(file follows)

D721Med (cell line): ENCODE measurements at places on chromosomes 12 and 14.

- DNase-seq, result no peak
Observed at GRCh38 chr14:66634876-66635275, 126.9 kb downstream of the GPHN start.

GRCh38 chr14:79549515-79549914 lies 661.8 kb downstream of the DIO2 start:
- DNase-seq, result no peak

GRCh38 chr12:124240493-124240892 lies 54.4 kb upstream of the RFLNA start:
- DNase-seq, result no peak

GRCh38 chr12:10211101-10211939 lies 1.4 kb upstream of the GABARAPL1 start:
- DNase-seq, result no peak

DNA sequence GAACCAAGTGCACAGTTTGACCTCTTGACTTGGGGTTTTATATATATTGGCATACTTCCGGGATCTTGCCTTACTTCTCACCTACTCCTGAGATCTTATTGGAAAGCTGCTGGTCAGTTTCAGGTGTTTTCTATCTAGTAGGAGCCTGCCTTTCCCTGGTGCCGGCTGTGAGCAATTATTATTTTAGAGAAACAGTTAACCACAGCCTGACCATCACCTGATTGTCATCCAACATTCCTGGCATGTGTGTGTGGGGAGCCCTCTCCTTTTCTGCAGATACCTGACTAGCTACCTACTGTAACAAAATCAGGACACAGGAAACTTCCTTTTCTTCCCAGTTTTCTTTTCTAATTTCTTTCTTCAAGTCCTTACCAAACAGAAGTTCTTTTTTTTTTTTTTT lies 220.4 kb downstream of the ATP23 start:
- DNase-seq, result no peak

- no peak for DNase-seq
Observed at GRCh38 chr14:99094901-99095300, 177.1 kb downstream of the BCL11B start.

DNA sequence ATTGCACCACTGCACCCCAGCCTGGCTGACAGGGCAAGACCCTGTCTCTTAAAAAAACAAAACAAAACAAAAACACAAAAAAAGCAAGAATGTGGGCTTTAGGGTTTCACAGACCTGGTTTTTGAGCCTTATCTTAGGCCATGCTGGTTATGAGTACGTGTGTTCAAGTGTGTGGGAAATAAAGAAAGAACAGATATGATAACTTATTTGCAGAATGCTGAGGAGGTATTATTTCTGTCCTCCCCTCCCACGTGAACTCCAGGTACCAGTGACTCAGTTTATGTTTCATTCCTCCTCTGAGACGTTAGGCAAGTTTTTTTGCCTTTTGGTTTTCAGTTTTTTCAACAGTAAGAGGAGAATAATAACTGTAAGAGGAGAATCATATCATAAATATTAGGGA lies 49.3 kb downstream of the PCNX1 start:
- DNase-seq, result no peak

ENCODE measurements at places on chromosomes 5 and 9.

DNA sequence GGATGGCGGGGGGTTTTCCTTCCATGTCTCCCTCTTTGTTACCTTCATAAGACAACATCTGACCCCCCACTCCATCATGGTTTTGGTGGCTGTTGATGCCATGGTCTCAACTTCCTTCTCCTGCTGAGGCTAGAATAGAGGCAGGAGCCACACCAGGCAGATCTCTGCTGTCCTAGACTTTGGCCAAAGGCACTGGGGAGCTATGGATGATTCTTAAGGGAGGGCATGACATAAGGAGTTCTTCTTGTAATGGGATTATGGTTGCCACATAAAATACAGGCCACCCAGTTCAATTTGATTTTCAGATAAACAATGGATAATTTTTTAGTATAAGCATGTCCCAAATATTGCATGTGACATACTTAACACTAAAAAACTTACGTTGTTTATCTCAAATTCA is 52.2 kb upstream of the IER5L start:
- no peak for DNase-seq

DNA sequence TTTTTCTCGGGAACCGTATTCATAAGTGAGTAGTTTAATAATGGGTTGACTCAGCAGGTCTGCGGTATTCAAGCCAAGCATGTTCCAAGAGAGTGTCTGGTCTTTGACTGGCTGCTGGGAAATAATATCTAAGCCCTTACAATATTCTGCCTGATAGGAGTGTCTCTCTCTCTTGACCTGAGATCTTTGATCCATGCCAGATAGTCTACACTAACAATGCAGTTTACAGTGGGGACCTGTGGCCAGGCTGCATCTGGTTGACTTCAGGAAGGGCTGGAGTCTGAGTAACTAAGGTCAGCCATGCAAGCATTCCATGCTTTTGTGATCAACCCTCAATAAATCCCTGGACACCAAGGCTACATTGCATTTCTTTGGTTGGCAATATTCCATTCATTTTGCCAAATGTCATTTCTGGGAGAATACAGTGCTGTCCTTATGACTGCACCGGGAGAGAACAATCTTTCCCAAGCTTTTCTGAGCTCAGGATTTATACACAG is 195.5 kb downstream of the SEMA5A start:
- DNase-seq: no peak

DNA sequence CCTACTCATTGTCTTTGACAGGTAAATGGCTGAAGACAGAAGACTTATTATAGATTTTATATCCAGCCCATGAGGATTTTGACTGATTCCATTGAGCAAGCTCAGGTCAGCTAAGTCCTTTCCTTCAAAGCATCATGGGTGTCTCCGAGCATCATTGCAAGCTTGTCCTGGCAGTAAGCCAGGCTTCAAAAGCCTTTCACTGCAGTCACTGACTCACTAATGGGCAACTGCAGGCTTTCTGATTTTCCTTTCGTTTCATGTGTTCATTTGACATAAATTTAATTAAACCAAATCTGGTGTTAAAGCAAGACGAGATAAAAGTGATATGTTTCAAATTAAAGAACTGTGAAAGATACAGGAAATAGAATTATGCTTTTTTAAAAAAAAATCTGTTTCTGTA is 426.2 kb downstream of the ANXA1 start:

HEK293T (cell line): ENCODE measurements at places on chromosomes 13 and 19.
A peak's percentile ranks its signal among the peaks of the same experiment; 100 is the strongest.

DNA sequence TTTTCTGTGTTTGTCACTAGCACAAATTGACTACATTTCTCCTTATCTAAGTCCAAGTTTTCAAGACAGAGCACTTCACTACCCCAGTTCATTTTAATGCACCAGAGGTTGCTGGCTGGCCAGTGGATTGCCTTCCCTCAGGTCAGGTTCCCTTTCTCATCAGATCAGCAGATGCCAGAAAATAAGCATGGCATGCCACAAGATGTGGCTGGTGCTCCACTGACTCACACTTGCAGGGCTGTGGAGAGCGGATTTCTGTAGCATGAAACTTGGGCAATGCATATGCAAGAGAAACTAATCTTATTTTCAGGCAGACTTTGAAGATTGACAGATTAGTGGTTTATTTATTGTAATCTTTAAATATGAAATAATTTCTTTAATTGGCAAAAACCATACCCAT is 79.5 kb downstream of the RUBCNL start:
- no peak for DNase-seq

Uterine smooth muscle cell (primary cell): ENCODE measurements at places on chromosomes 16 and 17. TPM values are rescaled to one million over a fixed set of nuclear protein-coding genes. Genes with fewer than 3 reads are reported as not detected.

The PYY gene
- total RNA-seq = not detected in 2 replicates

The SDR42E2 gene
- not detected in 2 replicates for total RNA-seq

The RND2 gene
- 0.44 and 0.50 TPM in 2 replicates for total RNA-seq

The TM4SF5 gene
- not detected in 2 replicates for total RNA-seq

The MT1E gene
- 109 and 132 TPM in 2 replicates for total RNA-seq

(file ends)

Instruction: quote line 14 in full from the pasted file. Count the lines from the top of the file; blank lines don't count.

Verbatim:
DNA sequence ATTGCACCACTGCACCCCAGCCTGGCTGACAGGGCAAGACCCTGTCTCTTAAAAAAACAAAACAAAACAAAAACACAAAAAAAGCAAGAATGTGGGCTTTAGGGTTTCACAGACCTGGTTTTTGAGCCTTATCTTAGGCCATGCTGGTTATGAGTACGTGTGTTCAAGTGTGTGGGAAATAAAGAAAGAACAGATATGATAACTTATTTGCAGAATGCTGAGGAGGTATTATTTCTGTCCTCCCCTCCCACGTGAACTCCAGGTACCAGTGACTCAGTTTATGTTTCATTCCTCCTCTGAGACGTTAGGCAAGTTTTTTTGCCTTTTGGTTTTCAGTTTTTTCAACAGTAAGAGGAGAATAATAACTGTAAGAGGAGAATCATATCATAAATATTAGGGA lies 49.3 kb downstream of the PCNX1 start: